Sometimes, you'll just be given the area of the rectangular prism's base and its height. Since a rectangle's length times its width equals its area, you can substitute this value into the volume formula, like this: V = b x h. In this case, b is the area of the base and h is the height. To find the volume of a rectangular prism with a height of five meters and a base that's ten square meters, you'd use the following calculations:

V = 50 cubic meters

A cylinder has a circular base, and its sides are perpendicular to this base. A can of soup is an example of a cylinder. To find the volume of a cylindrical object when you know the area of its base, you can use the formula V = b x h.

If you aren't given the area of the cylinder's base, you can find it using the formula A = (pi) r^2. A represents the area, pi equals 3.14 and r^2 is the radius of the base squared. Substitute this formula into the volume formula, and you get V = (pi) r^2 (h). For a cylinder that's three inches tall and has a base with a radius of five inches, here's how you calculate volume:

V = (pi) r^2 (h)

V = (3.14) (5^2) (3)

V = (3.14) (25) (3)

V = 235.5 cubic inches

The formula for the volume of a sphere is V = 4/3 (pi) r^3. Here's an example featuring a sphere with a radius of two centimeters:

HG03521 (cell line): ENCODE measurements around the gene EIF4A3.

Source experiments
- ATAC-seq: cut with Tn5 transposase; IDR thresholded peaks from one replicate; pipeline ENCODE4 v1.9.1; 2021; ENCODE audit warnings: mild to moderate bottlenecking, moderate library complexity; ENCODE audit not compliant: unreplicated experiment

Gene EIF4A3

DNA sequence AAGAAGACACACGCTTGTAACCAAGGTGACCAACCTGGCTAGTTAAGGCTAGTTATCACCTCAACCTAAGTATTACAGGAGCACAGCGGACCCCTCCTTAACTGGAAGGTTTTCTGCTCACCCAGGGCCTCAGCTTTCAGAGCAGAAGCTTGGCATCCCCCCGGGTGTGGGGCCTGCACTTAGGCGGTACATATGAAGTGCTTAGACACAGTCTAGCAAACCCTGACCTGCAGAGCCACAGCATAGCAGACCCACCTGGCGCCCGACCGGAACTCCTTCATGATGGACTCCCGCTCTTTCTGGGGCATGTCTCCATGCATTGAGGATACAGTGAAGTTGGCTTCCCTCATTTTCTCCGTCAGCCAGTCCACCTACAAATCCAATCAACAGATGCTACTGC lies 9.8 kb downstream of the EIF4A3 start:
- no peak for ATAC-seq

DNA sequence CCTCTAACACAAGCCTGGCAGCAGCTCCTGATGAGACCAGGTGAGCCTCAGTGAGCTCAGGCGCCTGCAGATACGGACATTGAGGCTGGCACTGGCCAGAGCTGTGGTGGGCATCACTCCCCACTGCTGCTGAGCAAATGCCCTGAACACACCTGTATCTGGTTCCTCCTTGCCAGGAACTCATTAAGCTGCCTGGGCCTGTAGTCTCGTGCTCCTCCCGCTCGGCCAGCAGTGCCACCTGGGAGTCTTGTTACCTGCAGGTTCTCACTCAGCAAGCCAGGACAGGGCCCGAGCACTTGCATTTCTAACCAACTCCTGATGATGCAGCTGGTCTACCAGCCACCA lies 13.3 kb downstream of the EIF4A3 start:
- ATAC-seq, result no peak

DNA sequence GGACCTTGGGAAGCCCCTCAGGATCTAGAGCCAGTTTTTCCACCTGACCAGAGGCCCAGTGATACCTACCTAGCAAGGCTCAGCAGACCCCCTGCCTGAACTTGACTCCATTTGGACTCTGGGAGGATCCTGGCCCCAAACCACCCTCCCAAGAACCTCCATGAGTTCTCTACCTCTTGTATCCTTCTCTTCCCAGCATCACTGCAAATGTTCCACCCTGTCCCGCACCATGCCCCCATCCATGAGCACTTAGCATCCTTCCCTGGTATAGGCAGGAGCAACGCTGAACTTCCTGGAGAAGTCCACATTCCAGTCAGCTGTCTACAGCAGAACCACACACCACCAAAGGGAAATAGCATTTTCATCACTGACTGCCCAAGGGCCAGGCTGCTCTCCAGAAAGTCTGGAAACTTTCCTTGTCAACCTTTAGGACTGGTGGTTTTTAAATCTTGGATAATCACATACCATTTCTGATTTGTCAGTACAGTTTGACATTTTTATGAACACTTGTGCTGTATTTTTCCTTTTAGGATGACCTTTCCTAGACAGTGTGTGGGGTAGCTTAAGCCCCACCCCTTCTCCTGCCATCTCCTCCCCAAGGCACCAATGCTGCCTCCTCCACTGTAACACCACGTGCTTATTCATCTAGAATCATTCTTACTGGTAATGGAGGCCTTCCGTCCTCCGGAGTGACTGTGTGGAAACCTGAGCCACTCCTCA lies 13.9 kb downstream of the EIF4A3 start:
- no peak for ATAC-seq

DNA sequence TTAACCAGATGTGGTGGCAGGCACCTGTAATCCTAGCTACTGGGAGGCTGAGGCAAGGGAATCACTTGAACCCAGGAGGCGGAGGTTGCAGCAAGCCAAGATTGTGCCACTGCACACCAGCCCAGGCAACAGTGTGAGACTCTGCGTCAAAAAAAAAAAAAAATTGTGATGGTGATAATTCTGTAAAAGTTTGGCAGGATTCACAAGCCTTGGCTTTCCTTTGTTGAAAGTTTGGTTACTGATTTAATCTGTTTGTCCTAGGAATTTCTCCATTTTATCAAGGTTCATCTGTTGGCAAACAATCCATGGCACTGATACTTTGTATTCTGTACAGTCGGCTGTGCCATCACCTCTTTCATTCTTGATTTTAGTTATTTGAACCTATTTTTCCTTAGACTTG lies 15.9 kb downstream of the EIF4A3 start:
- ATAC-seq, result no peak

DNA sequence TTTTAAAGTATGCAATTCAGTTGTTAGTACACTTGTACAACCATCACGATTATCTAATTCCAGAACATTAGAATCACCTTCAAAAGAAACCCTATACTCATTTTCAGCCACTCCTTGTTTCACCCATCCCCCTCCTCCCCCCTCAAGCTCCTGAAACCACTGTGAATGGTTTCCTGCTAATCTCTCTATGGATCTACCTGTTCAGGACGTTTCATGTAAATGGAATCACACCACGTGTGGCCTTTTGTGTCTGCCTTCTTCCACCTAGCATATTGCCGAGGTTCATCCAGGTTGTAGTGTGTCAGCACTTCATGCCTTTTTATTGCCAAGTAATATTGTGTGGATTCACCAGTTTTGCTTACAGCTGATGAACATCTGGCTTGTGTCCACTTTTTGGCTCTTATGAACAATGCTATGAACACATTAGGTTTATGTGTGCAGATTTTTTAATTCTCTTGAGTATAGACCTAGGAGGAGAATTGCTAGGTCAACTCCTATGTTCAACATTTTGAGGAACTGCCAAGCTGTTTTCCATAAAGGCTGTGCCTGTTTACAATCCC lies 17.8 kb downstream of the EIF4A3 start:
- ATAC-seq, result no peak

V = 4/3 (pi) r^3

V = 4/3 (3.14) (2^3)

V = 4/3 (3.14) (8)

V = 33.493 cubic centimeters

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Home / United States / Math Classes / Formulas / Volume Formulas

## Volume Formulas

The volume formulas in mathematics are used to determine the total space occupied by any three-dimensional (3-D) object. Tennis balls, dice, and even our favorite ice cream cones are some of the examples of 3D objects. Now, let's go over the volume formulas for a few 3-D shapes in depth. ...Read More Read Less

## What is the Formula for Volume ?

The formula for volume is used to figure out how much space an object can hold or contain. The volume of any three-dimensional shape is measured in ‘ units$$^3$$ ’ or cubic units. We have different 3-D objects in math such as cubes, cuboids, spheres, hemispheres, cones, cylinders, prisms, and pyramids.

So, before determining the volume of any three dimensional object, it is better to have a proper idea of its formula. The volume formula for each shape is clearly shown in the table below.

## Solved Examples

Ron bought a brand-new toy ball with a radius of 4 inches for his brother Chris. Find the volume of this ball.

Given, the radius of the football, $$r=4$$ inches .

As we know, the shape of a ball is a sphere.

So to find the volume of the ball, let’s use the formula to determine the volume of a sphere.

$$V=\frac{4}{3}\mathrm{\Pi}r^3$$